Fast forward to 2021. Here we are now with a plethora of data from dozens of randomized control trials. And the data is unequivocal. Eating saturated fat does not cause heart disease. Period. Fact. End of story.

Yet, Keys' logic remains the supreme ideology that runs nutritional policy. In the most updated version of the Dietary Guidelines for Americans, joint published by the USDA and the HHS, it recommends "less than 10 percent of calories per day starting at age 2." and encourages the inclusion of polyunsaturated fatty-acid vegetable oils.

These powerful government agencies were designed to relay scientific truths to the American people. Nevertheless, their policies, at least in nutritional policy making, have been out of touch with the most relevant science. Most notably, the recommendation to replace saturated fats with polyunsaturated is a suggestion that has altered the health of Americans in a deteriorating trend.

It's important to understand that these recommendations are standards set for all Americans to achieve optimal health. Not just for men who want to avoid heart disease. If the science for the diet-heart hypothesis is lacking, the science for all Americans- men, women, and children- to restrict saturated fat is baseless.

As we know, a diet high in polyunsaturated fatty acids has has numerous disadvantageous health consequences. Still, the most influential nutritional agencies encourage the public to replace saturated fat with polyunsaturated fat.

Without being dramatic, the U.S. Dietary Guidelines shape all facets of society.

In the public schools alone, the USDA estimates that they serve lunch that align with the guidelines to 31 million kids each day. Additionally, the little nutritional information that doctors acquire in medical school stems from the guidelines. This means that the nutritional protocol that your doctor or your kid's pediatrician recommends and prescribes is unsound advice. It's not their fault. It's the deeply flawed, outdated dietary guidelines that they're taught. A systemic ignorance to the truths of nutrition science.

Furthermore, the guidelines shape the food industry. Or should I say the food industry shapes the guidelines? The optimist in me would like to believe that these governmental agencies are uninfluenced by the food industry. However, as it often happens, the realist in me sees otherwise.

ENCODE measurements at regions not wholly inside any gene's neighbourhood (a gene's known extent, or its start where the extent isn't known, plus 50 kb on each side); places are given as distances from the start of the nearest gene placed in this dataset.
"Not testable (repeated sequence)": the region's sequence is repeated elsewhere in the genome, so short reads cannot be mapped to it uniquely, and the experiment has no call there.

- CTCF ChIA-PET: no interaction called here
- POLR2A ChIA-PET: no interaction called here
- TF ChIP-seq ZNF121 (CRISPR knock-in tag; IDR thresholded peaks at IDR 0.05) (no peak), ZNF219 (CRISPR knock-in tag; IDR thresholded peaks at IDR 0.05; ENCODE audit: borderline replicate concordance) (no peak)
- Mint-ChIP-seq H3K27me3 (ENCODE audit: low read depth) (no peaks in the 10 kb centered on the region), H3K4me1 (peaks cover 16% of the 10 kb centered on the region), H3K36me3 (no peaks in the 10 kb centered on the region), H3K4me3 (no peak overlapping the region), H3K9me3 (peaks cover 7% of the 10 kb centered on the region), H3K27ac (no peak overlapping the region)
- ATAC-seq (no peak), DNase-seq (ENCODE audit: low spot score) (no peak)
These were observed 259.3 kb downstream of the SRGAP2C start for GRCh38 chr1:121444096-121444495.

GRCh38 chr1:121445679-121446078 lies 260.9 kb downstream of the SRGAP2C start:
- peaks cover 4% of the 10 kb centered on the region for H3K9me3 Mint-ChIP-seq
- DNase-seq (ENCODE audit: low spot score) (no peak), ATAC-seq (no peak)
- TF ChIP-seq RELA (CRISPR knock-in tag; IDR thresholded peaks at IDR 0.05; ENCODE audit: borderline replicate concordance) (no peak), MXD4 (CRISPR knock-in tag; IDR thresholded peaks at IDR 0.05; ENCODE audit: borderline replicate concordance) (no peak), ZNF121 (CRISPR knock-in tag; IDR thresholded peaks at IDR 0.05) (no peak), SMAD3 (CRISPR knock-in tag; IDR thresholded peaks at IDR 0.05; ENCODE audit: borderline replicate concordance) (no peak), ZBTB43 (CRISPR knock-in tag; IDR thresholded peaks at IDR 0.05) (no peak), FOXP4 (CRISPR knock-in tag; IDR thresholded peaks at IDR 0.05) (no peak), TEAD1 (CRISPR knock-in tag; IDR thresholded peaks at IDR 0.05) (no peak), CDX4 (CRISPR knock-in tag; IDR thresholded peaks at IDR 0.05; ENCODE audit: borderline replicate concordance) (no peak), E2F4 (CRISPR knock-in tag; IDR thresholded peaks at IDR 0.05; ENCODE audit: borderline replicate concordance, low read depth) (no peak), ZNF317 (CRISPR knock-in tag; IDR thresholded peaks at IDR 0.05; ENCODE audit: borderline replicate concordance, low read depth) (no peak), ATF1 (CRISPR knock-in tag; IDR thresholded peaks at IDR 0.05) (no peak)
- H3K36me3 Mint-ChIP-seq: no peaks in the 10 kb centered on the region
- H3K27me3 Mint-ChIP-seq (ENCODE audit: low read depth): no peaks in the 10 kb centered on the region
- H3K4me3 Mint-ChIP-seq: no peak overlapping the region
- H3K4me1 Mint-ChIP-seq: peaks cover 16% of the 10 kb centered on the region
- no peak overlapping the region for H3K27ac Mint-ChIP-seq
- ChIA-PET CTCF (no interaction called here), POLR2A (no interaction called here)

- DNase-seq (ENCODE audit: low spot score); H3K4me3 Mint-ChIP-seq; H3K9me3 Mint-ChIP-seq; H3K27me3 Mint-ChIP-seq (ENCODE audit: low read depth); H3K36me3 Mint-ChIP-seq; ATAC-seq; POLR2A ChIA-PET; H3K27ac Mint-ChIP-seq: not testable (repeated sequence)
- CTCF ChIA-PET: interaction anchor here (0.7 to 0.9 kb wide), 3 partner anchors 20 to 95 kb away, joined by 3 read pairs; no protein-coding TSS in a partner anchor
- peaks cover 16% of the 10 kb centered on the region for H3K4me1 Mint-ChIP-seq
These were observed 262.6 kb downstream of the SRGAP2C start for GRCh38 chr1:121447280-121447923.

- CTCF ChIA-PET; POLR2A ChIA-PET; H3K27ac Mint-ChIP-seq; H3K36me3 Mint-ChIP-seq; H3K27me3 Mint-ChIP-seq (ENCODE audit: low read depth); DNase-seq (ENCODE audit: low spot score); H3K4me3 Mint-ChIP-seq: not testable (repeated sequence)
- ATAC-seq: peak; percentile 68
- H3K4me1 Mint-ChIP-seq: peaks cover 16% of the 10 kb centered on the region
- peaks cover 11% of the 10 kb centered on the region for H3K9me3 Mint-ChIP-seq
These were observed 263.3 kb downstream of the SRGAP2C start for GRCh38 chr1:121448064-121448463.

The food industry have been backers of the anti-saturated movement from its conception. In 1948, when Keys was working his way up the hierarchy of the nutrition world, the American Heart Association, a rather small and underfunded operation at the time, received 1.7 million dollars from Procter & Gamble, the makers of saturated fat-free hydrogenated vegetable oils. The considerable donation catalyzed the AHA into what it is today; one of the most powerful and influential health organizations in the world.

Interestingly, soon after the AHA received the initial donation from Procter & Gamble, it sent out its first official nutritional recommendations to all of the association's members: a dietary protocol that was said to prevent heart disease. A regimen that painted a dark picture of eggs, cheese, meat, and worst of all, butter.

Today, the interdependence between the food industry and the AHA, and the American Diabetes Association couldn't be stronger.

Science has an obligation to present unbiased, objective truth. However, the majority of the science that affirms the tenets of the diet-heart hypothesis is industry funded. As it happens, the findings of industry-funded science will almost always supports the industry's interests.

It's technically illegal for researchers to not disclose their conflicts of interests. However, the industry and organizations like the AHA and the ADA are masters of doing matters in a legal yet unethical manner.

Yes, their relationship and shared interests aren't illegal. Though, I'd argue that suppressing the truth by way of selecting science that only supports both their operations is fraudulent and unethical.

It's time that Americans know the truth. Our lives are depending on it.